Monday, November 18, 2013

New Theory: Your Privacy Doesn't Matter

As reported in this TechDirt article, law professor Eric Posner wrote the following:
Mass surveillance—where emails and other communications are vacuumed up, stored in databases, and then searched for keywords—doesn’t harm anyone in itself. The problem only arises when the information is used to detain, interrogate, or harass people.
What a remarkable concept (translated): It doesn't matter if the government violates your privacy, so long as you don't know it. Just think how this can be applied!

Some examples of things that don't matter:
  • It doesn't matter that your 401-K was stolen, so long as the monthly reports show the money is still there.
  • It doesn't matter if your mechanic tacks a few unneeded parts onto your bill, since you won't ever know if any were broken anyway.
  • It doesn't matter if you're sold a smoke detector that doesn't work and you don't know it. (Maybe you'll be lucky and never find out; and if you're unlucky, it probably won't matter anyway since you won't be around to complain.)
  • It doesn't matter if you're sold food contaminated with e. coli, since there's no way you'll ever be sure which food it was that made you sick. (Even the government has trouble figuring that out.)
  • It doesn't matter if the doctor accidentally removes your kidney along with your appendix. (I have only one kidney: I know about this. The loss of one kidney "doesn't matter".)
  • It doesn't matter if your daughter disappears because she was raped and murdered, so long as no one finds her body. (You can always hope she just ran away.)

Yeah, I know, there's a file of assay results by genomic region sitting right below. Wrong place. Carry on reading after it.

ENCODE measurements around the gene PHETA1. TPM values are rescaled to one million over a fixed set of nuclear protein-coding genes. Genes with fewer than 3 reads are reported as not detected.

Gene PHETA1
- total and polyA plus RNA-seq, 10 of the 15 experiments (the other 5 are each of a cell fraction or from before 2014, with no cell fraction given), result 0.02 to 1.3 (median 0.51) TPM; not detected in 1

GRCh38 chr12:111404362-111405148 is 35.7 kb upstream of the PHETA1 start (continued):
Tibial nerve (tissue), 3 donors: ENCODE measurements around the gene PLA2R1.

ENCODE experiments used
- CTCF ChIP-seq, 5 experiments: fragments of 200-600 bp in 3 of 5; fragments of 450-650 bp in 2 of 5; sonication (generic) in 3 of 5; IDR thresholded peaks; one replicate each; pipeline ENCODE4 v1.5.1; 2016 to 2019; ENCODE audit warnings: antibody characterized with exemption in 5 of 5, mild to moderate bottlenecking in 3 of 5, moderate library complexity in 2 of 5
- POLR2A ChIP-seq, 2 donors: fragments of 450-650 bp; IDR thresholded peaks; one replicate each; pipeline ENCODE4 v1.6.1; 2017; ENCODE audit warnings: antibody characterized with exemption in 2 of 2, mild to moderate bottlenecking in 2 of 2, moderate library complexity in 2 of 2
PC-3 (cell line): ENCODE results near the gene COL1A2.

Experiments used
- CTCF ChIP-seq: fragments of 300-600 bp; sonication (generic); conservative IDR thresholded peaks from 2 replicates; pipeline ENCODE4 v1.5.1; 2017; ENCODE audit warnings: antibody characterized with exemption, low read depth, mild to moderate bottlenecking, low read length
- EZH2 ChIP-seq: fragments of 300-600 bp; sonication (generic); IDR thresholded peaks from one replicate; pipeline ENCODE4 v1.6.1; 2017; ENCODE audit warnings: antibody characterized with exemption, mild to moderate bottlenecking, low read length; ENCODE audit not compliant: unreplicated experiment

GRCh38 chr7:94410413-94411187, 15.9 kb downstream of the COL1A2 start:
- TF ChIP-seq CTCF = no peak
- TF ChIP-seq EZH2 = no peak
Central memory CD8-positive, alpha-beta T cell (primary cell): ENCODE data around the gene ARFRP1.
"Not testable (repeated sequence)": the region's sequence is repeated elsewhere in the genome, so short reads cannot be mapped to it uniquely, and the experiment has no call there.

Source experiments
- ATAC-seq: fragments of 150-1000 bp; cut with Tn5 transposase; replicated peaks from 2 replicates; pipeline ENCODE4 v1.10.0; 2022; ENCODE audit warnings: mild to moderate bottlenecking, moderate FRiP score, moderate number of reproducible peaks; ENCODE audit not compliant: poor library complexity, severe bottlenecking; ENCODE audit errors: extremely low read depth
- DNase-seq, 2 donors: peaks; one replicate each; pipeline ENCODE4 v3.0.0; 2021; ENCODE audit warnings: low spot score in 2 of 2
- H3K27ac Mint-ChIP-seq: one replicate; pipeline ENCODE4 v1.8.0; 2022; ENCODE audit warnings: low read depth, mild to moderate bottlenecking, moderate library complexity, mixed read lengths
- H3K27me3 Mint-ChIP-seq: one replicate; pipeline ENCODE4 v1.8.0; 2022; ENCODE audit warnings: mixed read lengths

• It doesn't matter if your vote isn't counted, since you'll never know your ballot was thrown out "accidentally".
  • It doesn't matter if you don't know your civil rights were violated.

The last is particularly relevant because the DEA has already used "parallel construction" (I prefer to call it "evidence laundering") to conceal the source of the evidence used in criminal trials; evidence obtained by the NSA by illegal searches. But since there's no way the accused will ever know about the parallel construction; according to NSA and DEA, and our professor, it doesn't matter.

That might strike the reader as a reach, because after all the professor ended with, "The problem only arises when the information is used to detain, interrogate, or harass people." But his argument also excuses these by extension, as will be shown.

The government likes to pretend otherwise, but the Constitution is law. When the government violates the civil rights enumerated by that document, it is wrong; even if there is no consequence to the government. This is because a violation of law does not occur when the violation is discovered and prosecuted; it occurs when the act is committed. So the NSA violates your rights when it performs illegal surveillance, even if that is done in secret and you never know: The violation exists because of their act, not because you discover their act.

But the professor argues that there really is no violation if you are unaware of the surveillance; "It's legal so long as the NSA doesn't get caught." Therefore, parallel construction, by extension of his argument, is also legal so long as the NSA and DEA don't get caught. Detention, interrogation, harrassment: All fine, so long as you don't know that it was due to the NSA's illegal surveillance.

Our government tells us every day, in every way, that we must always obey the law. But it operates under the principles that, "It's not illegal if you don't get caught. It doesn't matter, so long as you don't know."

And apologists like Eric Posner come along and tell us not to worry because we're not harmed so long as we don't know about it.

Which is a very sad state of affairs.

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